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Women and Gum Disease

Posted by Peter Samuels on Wed, Apr 29, 2015 @ 11:04 AM

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Some rites of passage are obvious: Baby's first tooth, the first visit from the Tooth Fairy, getting braces. But periodontal disease? For a woman especially, gum disease tends to creep in at three key points in life: Menstruation, pregnancy and menopause. 

First, a moment to explain what periodontal disease is: It starts with plaque, a soft, sticky buildup of bacteria. The longer it lingers, the more irritation it causes. That irritation can lead to gingivitis, which brings redness, inflammation, bleeding and tenderness in the gums. When gingivitis is left untreated, the gum tissues begin to separate from the tooth and form pockets. That's a sign of periodontitis. The pockets become infected, and can eventually break down the tissues that hold teeth in place.

Major hormonal shifts can compromise gum health. A report from the University of Maryland explains how: 

  • Menstruation: The hormone progesterone peaks a few days before menstrual bleeding, and sometimes at ovulation. Progesterone tends to increase blood supply to the gums, and change how the body responds to plaque. If you're using birth control, check to see how much progesterone is in the mix. Gingivitis could be a side effect. 
  • Pregnancy: It's critically important to see a dentist while you're pregnant, and here's why: There have been studies which linked gum disease to pre-term delivery and other complications. It's important to take care of any sign of gum disease early, and there are treatment options that won't compromise the pregnancy. During those nine months, the gums become progressively more irritated from the second month to the eighth month. Most of the time, pregnancy-caused gingivitis will calm down a few months after delivery, although it may last longer, especially if you're nursing.
  • Menopause: Low estrogen levels impact bone density. A 2012 study found that women with low bone density were twice as likely to have periodontal disease. Also, a lack of saliva - dry mouth is common among menopausal women - can also increase the risk of gum infections.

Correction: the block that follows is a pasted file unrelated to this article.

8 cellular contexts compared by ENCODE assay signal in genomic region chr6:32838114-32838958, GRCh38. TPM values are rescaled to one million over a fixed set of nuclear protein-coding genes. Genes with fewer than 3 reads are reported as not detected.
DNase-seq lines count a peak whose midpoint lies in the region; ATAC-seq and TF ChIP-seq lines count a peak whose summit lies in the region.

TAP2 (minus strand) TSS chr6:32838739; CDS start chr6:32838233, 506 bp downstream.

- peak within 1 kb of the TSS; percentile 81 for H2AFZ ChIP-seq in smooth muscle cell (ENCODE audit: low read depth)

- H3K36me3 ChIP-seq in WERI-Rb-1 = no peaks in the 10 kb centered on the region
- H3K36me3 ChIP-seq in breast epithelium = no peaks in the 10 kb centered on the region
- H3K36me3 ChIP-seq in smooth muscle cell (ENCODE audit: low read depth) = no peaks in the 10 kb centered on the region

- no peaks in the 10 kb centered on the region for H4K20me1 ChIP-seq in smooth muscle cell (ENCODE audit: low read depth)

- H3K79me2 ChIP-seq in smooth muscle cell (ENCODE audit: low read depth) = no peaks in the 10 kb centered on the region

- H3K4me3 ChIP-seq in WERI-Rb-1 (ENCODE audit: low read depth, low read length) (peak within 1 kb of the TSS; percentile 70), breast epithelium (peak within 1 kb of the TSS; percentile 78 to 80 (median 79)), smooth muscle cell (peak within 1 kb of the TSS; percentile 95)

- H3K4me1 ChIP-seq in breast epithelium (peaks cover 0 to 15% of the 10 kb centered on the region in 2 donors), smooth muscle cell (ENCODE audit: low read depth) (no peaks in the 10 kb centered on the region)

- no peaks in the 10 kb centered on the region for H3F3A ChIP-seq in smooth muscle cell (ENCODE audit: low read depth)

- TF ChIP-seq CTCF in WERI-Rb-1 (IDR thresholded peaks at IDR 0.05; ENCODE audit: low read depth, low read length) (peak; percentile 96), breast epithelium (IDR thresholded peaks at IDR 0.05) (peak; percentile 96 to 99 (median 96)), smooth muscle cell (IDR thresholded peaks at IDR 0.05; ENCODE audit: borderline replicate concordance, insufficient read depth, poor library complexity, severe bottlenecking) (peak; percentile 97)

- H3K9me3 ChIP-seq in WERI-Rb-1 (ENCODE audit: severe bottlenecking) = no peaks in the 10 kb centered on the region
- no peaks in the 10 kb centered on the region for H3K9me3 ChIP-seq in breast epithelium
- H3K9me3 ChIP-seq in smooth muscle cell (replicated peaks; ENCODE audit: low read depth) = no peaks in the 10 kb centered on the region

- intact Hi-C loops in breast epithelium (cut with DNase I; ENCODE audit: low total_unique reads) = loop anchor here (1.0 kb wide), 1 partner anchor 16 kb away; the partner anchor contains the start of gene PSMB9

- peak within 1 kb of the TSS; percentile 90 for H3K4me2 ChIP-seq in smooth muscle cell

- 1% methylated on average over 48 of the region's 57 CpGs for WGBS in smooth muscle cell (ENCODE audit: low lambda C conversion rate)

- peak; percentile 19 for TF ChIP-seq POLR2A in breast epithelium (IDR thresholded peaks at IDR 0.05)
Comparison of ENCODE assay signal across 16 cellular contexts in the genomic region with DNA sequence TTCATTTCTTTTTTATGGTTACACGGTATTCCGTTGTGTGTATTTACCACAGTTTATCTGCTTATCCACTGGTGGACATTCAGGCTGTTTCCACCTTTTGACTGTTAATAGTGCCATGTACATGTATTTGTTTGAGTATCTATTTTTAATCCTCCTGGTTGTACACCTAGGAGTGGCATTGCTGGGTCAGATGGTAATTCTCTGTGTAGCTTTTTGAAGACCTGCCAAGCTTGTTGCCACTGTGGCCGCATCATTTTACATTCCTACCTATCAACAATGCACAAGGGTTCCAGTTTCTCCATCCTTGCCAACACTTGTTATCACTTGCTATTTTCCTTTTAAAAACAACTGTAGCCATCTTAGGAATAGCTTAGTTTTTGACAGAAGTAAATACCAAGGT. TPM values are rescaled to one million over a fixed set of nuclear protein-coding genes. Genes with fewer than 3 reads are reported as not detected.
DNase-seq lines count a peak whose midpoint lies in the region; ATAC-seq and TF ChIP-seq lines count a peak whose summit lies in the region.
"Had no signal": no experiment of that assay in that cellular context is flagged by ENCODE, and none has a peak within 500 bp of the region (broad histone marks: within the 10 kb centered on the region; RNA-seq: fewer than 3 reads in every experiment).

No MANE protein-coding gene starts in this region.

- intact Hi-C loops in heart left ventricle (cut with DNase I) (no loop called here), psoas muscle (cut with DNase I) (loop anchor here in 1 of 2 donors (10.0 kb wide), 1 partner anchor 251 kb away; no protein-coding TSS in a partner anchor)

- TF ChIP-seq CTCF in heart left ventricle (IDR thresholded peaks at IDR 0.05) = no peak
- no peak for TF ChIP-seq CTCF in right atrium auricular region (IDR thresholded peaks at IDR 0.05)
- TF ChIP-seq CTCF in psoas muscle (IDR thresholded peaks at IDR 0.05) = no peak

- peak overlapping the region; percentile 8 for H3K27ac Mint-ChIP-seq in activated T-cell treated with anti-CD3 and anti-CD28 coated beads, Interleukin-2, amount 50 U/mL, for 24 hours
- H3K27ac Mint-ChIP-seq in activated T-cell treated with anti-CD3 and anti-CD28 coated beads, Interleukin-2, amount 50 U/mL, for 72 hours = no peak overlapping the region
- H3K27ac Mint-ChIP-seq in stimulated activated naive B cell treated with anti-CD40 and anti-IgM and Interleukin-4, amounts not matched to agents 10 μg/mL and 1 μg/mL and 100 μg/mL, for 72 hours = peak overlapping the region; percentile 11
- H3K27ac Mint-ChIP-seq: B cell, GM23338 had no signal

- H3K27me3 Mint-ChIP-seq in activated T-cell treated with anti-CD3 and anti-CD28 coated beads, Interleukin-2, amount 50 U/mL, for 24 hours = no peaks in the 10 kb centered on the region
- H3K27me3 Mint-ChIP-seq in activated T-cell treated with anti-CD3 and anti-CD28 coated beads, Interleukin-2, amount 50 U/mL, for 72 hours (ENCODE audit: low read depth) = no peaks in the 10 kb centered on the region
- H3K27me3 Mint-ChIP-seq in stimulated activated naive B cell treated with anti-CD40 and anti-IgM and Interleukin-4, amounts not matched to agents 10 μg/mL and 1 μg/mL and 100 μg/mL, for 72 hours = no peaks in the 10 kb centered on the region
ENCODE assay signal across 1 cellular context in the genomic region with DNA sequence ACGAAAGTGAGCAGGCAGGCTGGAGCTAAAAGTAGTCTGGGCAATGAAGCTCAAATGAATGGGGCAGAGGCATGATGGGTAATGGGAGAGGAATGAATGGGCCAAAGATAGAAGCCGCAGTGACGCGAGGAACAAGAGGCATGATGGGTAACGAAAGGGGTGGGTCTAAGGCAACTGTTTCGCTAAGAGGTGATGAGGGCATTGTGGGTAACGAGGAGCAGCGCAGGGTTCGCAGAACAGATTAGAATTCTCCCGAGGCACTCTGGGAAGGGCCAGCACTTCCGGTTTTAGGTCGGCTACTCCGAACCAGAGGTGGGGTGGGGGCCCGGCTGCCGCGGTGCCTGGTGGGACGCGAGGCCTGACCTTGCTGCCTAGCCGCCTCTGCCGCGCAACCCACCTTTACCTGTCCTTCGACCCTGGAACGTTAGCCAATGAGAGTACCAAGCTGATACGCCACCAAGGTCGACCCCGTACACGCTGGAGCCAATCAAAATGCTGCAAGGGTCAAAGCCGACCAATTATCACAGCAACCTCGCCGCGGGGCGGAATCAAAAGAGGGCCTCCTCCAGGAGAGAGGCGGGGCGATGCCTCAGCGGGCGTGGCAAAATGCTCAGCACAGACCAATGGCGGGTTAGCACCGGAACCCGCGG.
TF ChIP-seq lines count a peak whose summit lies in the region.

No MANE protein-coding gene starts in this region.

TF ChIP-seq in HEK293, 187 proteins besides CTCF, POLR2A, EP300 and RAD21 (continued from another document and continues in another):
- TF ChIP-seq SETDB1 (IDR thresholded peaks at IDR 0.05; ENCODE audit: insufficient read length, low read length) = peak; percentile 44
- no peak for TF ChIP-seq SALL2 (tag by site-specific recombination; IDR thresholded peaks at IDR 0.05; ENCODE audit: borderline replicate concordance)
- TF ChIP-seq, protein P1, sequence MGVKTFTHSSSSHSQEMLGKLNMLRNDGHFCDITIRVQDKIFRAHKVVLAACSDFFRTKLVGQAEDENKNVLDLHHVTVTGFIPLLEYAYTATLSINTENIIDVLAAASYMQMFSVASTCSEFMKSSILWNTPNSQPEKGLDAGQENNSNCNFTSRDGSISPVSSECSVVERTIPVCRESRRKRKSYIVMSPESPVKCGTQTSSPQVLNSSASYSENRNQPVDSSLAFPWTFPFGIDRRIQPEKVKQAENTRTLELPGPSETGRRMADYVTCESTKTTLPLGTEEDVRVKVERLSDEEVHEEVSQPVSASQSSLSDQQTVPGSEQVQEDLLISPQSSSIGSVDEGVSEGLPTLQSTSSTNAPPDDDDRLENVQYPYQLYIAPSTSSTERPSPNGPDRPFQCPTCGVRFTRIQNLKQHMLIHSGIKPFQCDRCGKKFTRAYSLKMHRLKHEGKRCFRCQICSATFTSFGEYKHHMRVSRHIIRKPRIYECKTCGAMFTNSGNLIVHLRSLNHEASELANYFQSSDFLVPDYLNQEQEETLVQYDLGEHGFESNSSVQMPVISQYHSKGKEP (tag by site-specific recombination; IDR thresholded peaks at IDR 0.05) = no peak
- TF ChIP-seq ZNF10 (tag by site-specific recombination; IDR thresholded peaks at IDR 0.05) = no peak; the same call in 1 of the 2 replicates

So what's a girl to do? Brush, floss and visit your dentist and hygienist. Don't skip regular dental cleanings. Often it’s wise to be seen for teeth cleanings more often during pregnancy; perhaps every 3 months.  Stop smoking. Make note of when your gums are more sensitive or red, and don't hesitate to call when you have a question or concern. 

Peter J. Samuels is a Gettysburg dentist and a clinical instructor at the University of Maryland School of Dentistry.

717-334-0555     GettysburgFamilyDentist.com

Sleep Apnea and Dental Snore Appliances

Posted by Peter Samuels on Tue, Apr 21, 2015 @ 14:04 PM

 

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Snoring, while often joked about, isn’t funny!

In reality, obstructive sleep apnea (OSA) and excessive snoring that interrupts sleep can indicate a serious disease which can cause excessive daytime sleepiness, pauses in breathing, irritability and depression. Studies show that 30 to 50 percent of the people in the U.S. experience snoring.

Most sleep related breathing cases go un-diagnosed and untreated. A dental survey found that an estimated 50-70 million Americans suffer from chronic sleep disorders, including sleep apnea.   

A successful treatment to combat excessive snoring and sleep apnea is the use of a dental snore appliance. Such devices are carefully designed and adjusted to reposition the jaw slightly down and forward.  Often they are slowly adjusted to an optimum position, by a dentist, over a period of several weeks.  The appliances are designed to help stop the collapse of the tongue and soft tissues in the back of the throat, keeping the airway open during sleep.

The American Academy of Dental Sleep Medicine has pioneered the design of dental snore appliances for the treatment of sleep apnea and sleep related breathing disorders.  With a dentist fitted, custom made, oral appliance, dentists can minimize or eliminate the symptoms of sleep apnea in many mild to moderate cases. If you have more severe sleep apnea and cannot tolerate a CPAP machine, then a dental appliance can be a life saver!

Dentists are often the first to recognize symptoms of sleep apnea since one of the symptoms can be tooth grinding (bruxing) during sleep. Your dentist may recommend further evaluation with a sleep monitor or referral to a sleep physician. Treatment with dental appliances is often covered by medical insurance.

If you have questions about sleep apnea or excessive snoring please contact us. We are appy to discuss your  options. 

Peter J. Samuels, DDS is a local Gettysburg Dentist and a clinical instructor at the University of Maryland School of Dentistry,

717-334-0555 GettysburgCosmeticDentist.com

A Gettysburg Dentist discusses a Brief History of Dentistry